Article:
In the ninth inning last night, the Yankees called on Rafael Soriano to do what he was brought here to do: hold teams down and not allow them to score in the late innings.

Alexei Ramirez stood at the plate and cracked an infield popup, throwing his bat down in disgust as he ran it out toward first base. Soriano pointed straight up as Derek Jeter, playing back at short, raced in to attempt to catch the ball.

The Captain didn’t get there in time, as the ball dropped between him and the back of the pitcher’s mound, falling in for an infield hit.

The White Sox capitalized and scored in the frame, taking a 2-0 lead into the bottom of the ninth.

After the game Soriano said it wasn’t his ball. In his owns words, “You think I could catch that ball? I don’t think so. I thought Jeter or Alex was going to catch it.”

A little bloop,” Jeter said. “Right behind the mound, not much you can do about it.”

Pitchers are oftentimes uncomfortable fielding popups, scared of colliding with a teammate, stumbling over the mound, and ultimately getting injured. Soriano obviously was not keen on taking that risk.

Manager Joe Girardi said the only player who had a fair shot at catching the ball was Soriano – but added that he might not have gotten there, either.

It was a weird play, that’s the best way to characterize it. The ball was hit so softly and it was just well-placed. It didn’t have a whole lot of hang time and with Jeter and Rodriguez playing back at their positions, there was no way for them to get the ball.

Jeter, in his prime, may have been able to catch up to it. But even so, it would have been difficult given the placement of the ball.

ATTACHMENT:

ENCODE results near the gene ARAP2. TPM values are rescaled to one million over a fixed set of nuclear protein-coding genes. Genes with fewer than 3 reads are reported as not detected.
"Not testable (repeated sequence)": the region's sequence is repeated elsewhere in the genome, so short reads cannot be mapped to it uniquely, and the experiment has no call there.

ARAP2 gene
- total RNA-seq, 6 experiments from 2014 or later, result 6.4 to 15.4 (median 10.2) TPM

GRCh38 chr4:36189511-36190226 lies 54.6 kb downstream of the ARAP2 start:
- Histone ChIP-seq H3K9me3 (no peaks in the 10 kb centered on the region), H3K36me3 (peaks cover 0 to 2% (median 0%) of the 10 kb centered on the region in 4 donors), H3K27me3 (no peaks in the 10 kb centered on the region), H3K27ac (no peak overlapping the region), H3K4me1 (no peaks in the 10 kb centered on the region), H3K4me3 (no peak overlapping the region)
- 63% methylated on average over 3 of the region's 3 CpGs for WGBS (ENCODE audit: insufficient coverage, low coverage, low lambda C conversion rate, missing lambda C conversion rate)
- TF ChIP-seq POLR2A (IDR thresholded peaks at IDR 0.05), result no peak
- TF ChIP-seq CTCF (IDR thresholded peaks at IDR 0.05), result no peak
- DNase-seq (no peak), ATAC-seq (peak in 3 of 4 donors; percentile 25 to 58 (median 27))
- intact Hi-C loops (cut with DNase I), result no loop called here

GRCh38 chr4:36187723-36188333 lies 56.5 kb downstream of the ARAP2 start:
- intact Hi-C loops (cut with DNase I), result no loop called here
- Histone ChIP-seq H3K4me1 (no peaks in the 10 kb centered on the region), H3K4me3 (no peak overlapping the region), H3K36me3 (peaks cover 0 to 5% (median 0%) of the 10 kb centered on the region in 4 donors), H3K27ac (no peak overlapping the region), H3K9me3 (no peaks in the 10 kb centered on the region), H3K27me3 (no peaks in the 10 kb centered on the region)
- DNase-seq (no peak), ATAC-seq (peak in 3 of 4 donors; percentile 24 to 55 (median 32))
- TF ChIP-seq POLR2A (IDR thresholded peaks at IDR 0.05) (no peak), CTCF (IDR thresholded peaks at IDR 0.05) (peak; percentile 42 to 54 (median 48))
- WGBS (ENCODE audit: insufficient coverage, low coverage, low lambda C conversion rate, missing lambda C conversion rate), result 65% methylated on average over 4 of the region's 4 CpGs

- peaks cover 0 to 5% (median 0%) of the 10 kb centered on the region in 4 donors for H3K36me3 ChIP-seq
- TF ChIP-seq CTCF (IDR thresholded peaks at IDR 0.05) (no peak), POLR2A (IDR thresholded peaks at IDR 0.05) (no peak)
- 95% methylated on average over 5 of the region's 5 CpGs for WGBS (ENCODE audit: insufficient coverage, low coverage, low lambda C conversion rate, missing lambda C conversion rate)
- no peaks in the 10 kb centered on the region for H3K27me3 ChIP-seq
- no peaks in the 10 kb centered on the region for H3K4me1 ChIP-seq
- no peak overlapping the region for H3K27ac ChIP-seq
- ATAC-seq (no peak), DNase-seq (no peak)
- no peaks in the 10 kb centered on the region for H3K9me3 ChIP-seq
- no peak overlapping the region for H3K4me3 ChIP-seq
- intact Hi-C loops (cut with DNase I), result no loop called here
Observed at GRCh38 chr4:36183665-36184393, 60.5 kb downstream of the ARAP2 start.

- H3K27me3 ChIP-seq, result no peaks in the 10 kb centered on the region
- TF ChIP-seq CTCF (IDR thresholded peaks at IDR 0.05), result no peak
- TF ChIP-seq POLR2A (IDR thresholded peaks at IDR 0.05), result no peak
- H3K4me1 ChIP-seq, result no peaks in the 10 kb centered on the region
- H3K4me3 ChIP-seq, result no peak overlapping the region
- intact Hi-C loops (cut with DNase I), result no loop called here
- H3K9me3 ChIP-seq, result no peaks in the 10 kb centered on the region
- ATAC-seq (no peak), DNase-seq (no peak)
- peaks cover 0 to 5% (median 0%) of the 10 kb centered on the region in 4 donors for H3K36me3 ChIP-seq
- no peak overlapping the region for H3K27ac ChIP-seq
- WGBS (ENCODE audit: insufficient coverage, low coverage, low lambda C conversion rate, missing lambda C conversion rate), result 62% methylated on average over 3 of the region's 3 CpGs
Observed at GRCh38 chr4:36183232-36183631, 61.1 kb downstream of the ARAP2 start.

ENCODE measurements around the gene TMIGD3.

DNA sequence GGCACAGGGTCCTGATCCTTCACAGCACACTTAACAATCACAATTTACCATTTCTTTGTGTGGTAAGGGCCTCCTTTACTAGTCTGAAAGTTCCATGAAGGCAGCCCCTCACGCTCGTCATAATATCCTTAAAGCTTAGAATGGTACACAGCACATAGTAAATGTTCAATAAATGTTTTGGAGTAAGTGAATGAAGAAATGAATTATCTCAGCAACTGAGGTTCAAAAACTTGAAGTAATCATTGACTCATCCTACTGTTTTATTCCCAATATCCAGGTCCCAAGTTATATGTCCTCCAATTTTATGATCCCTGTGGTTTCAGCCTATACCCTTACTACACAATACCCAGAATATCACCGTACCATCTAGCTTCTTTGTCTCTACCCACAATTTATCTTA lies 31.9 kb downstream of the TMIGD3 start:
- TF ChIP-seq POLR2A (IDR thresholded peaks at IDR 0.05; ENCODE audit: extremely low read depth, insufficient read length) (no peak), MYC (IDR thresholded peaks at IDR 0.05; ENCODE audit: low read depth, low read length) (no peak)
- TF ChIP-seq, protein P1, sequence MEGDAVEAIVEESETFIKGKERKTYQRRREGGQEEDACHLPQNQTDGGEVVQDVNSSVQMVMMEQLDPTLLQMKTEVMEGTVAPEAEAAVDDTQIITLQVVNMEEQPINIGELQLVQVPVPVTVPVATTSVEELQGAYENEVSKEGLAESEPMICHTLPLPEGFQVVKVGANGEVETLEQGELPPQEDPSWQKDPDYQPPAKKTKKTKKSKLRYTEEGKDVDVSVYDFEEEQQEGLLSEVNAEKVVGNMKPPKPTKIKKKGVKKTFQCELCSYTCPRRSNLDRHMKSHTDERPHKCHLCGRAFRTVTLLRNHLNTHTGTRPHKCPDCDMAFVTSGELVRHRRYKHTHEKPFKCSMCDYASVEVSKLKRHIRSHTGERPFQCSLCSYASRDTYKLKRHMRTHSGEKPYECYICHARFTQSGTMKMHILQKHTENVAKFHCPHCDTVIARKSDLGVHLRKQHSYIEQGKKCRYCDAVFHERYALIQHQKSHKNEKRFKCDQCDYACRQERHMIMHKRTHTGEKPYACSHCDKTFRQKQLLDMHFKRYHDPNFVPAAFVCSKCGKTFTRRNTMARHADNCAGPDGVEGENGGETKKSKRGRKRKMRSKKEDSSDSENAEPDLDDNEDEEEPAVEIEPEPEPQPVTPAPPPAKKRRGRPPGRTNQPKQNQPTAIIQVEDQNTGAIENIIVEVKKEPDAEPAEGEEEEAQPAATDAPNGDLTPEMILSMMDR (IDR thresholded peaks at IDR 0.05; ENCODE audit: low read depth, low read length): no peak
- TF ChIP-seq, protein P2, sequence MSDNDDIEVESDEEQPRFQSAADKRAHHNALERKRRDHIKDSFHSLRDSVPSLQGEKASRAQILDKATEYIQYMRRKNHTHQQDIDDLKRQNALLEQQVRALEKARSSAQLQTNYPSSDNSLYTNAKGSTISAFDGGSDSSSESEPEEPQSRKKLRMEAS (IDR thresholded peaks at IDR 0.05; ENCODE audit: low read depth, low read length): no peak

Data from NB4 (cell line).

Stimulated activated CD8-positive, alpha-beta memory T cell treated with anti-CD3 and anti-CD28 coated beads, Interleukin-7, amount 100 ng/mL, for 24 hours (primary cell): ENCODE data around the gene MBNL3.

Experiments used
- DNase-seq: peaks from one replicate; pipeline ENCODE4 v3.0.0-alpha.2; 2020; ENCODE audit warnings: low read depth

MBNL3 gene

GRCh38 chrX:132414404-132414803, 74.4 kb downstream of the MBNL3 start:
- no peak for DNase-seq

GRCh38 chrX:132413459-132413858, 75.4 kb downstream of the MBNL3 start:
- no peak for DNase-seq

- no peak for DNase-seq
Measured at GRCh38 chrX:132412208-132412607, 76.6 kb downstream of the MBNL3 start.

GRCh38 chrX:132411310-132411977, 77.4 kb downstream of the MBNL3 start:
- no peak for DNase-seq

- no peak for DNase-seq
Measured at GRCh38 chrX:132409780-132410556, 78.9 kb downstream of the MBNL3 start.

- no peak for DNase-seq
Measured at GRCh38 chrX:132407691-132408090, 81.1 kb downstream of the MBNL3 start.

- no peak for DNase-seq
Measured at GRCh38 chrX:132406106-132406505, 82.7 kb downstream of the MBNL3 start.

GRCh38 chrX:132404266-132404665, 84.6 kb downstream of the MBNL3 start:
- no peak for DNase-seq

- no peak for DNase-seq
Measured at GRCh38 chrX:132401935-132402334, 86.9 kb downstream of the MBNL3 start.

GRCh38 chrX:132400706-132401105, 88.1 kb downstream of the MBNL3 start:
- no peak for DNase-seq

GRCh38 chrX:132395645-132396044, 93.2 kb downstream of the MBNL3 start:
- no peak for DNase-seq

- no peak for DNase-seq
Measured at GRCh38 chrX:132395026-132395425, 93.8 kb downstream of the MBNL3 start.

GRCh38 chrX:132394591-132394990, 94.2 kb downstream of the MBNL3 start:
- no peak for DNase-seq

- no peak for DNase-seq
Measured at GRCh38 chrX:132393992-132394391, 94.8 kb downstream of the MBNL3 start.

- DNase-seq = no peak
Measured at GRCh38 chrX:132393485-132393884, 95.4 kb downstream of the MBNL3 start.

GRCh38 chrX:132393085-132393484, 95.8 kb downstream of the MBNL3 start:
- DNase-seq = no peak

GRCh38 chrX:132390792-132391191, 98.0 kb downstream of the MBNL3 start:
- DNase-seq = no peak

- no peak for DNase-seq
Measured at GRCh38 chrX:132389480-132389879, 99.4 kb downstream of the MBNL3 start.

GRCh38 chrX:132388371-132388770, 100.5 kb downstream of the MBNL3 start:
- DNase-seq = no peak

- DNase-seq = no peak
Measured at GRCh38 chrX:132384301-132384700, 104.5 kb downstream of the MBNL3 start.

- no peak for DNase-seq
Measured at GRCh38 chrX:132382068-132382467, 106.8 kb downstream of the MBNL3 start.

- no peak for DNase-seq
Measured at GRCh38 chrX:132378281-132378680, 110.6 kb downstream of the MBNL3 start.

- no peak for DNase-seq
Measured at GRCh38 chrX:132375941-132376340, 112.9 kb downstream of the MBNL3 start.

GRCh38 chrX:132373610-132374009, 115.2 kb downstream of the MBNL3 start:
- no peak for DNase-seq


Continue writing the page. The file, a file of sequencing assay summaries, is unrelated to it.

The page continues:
Soriano could have done more. 

Soriano could have done more to take charge, but I understand why he didn’t. If he had gone for it, fell, and gotten hurt, I would be writing about what a foolish decision it was to go after the ball.

Bear in mind, Soriano sat out on Sunday with a strained lower back. He stated, however, that he was fine to pitch yesterday and just needed a day off.

That run cost the Yanks, somewhat, as Curtis Granderson smacked a single to leadoff the bottom of the ninth inning. He would have represented the tying run on first base if that run had not come around to score in the top half of the frame.

It didn’t matter anyway as Mark Teixeira, on a 2-0 count, bounced into a 3-6-1 double play to end the threat.

Clearly it wasn’t the Yankees’ night.

Tonight it could be, though. Ivan Nova (1-2, 7.63 ERA) will take the rock for the Bombers, battling Gavin Floyd (2-1, 4.00 ERA).

The Most Wonderful Time of the Year

 

Opening Day!!!!!!

“It is our right seven months out of the year to sit on the couch with a bowl of pretzels and a frosty cold one and watch baseball…baseball is America’s game. It belongs to the people and the people is…us.  So I say, let there be baseball. Let there be life.”

-Al Bundy

It’s your ace vs. their ace. It’s new life. It’s hope of a winning season. It’s the best day of the year:

Opening Day.

In less than 24 hours, the Yankees will embark on their quest for World Series Number 28, opening their 2011 regular season at home against the Detroit Tigers. It will mark the first time the Yankees have started a season in their two year-old Stadium, being that in 2009 and ’10 they opened their season on the road.

In a rather strange coincidence, the Yankees ended their Spring Training in the Grapefruit League on Tuesday with a 2-1 win over their Opening Day opponents, the Tigers. Now that camp has broken and baseball is officially back, there are a few storylines to discuss.

Jesus Montero is a top-ranked prospect we'll see this spring

First off, Jesus Montero. The Yankees opted to send him and Austin Romine to Triple-A Scranton/Wilkes-Barre and they gave the backup catcher job to Gustavo Molina, who has hit .122 for his career (23 games) with no homers, seven RBIs. It’s apparent he hasn’t had much experience at the Major League level.

If you ask me, the Yankees should have let Montero join the big club. They keep stressing how they want to mold him and shape him to be the catcher of the future – and that is perfectly fine. In the coming years he will be the everyday catcher.